Deporting Illegals Can Be Expensive, Slow

Matt Reed, Florida Today (Stuart, Florida), December 28, 2010

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More than three months and about $12,000 in detention costs later, illegal immigrant Ali Moussawi (aka Aldo Barone) appears to be home for the holidays.

Moussawi is an Italian chef and restaurant manager who tried to turn himself in to immigration authorities after seven years of work in the shadows of Florida’s service industry. Although he had no visa, paid no taxes and once served jail time for theft, Moussawi had not recently committed a crime. So, neither the Melbourne police, the Border Patrol nor U.S. Immigration and Customs Enforcement would take him in.

I had arranged to drive the man who called himself “Aldo” to ICE offices in Orlando. {snip}

“I can confirm that he was removed to his home country of Italy,” ICE spokeswoman Dani told me when I checked on him last week.

COSTLY DETENTION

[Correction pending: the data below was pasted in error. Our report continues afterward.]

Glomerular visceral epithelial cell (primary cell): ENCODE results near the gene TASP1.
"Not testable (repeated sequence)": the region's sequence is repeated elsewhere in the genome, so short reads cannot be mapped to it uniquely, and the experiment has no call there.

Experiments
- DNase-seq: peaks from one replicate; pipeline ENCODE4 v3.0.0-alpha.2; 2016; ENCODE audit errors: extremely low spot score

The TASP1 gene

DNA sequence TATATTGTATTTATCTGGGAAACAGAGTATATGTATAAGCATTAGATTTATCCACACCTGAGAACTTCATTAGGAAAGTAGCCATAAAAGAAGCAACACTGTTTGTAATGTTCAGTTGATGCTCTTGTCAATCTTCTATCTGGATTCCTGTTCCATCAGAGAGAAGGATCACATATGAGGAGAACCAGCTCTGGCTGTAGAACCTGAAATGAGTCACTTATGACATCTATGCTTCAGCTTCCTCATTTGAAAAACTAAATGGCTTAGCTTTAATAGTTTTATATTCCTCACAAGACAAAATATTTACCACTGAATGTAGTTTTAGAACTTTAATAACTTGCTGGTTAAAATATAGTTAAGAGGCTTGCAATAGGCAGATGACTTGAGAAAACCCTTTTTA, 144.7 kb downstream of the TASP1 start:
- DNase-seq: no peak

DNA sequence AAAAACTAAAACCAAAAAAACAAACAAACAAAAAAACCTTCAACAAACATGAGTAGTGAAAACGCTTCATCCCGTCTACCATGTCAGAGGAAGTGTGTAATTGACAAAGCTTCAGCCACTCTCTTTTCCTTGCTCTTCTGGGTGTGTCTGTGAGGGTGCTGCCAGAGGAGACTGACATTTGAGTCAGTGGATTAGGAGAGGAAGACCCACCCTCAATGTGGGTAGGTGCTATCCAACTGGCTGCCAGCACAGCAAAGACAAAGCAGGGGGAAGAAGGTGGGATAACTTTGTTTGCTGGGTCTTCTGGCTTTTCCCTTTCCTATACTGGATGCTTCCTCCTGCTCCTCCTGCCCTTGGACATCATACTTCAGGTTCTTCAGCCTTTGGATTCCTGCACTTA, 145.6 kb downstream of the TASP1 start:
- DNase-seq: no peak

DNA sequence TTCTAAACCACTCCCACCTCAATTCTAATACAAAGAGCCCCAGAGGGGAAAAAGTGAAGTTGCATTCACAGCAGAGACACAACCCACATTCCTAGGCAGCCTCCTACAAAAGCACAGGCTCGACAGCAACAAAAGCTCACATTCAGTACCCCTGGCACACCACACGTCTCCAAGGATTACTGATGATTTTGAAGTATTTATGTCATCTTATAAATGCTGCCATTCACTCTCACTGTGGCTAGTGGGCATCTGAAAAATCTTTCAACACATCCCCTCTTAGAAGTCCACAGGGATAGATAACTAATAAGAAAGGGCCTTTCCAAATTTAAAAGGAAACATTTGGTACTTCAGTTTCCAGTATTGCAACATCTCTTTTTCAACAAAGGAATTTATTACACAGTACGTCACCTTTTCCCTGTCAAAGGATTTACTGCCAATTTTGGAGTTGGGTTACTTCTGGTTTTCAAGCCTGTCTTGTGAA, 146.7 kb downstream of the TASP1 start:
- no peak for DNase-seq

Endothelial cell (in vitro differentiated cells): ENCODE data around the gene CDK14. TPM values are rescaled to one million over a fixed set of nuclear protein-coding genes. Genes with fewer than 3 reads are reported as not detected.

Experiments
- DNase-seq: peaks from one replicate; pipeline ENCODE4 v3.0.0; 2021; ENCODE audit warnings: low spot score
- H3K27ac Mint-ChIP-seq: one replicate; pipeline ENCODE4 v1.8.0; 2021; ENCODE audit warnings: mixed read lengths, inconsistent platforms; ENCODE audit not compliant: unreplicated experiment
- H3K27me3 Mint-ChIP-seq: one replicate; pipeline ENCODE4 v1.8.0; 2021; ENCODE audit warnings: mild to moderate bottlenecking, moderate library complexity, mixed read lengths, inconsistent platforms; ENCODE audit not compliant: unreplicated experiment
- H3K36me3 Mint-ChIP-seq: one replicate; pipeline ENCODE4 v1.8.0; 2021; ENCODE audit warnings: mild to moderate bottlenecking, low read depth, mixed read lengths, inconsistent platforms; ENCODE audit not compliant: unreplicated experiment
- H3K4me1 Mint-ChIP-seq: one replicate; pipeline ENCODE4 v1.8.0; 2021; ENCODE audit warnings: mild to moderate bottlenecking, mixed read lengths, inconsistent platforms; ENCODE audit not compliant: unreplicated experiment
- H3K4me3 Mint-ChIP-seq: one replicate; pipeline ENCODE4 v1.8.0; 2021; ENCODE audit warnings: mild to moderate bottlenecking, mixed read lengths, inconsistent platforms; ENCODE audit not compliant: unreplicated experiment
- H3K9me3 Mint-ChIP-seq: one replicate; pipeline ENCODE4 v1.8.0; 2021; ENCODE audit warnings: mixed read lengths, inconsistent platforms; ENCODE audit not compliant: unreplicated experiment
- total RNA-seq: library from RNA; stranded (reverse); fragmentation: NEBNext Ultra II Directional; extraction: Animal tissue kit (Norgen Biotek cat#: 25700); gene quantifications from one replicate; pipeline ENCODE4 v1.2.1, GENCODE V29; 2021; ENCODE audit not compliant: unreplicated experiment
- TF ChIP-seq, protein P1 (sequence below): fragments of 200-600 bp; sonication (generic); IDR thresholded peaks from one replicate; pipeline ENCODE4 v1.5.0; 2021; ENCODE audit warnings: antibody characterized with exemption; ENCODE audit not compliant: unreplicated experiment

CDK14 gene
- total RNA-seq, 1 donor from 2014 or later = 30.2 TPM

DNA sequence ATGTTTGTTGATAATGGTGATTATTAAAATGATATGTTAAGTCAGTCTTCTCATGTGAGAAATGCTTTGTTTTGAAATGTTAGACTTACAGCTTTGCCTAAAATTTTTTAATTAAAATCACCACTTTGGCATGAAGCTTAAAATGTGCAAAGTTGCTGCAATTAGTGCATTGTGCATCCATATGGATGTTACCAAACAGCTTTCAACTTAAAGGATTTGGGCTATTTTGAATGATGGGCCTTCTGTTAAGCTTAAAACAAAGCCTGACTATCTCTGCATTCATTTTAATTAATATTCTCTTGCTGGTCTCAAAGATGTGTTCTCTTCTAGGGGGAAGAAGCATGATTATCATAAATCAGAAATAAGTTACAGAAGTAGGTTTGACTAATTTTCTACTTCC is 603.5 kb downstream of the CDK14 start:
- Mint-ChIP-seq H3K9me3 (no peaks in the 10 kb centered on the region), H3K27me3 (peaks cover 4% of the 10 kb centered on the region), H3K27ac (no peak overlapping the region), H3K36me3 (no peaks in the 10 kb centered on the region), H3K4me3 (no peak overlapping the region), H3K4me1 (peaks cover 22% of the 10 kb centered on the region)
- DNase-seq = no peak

Moussawi, 42, exposed a little-understood hole in U.S. immigration enforcement–a strategy that targets only dangerous criminals and spends billions on border enforcement but lets millions of illegal workers such as Moussawi walk free.

His months awaiting deportation exposed another truth about illegal immigration: Rounding up and expelling aliens from Florida is a slow, expensive and secretive process.

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Moussawi had received his deportation orders from a judge within “a couple days” of arriving at Krome, he said. But weeks passed, then months. Officials would not tell him why he remained.

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ICE typically “removes” aliens from Florida on commercial flights or, sometimes, chartered planes if it has enough detainees bound for the same country. Forget buses. Only one-third of illegal immigrants in Florida come from Mexico or Central America. Most come from Europe, South America, the Caribbean and Asia.

One-way flights from Miami to Rome cost as little as $693 on Air Berlin and $906 on Swiss Air.

By comparison, housing someone at an ICE detention facility costs $846 per week, on average–nearly three times the cost for male inmates at Florida prisons.

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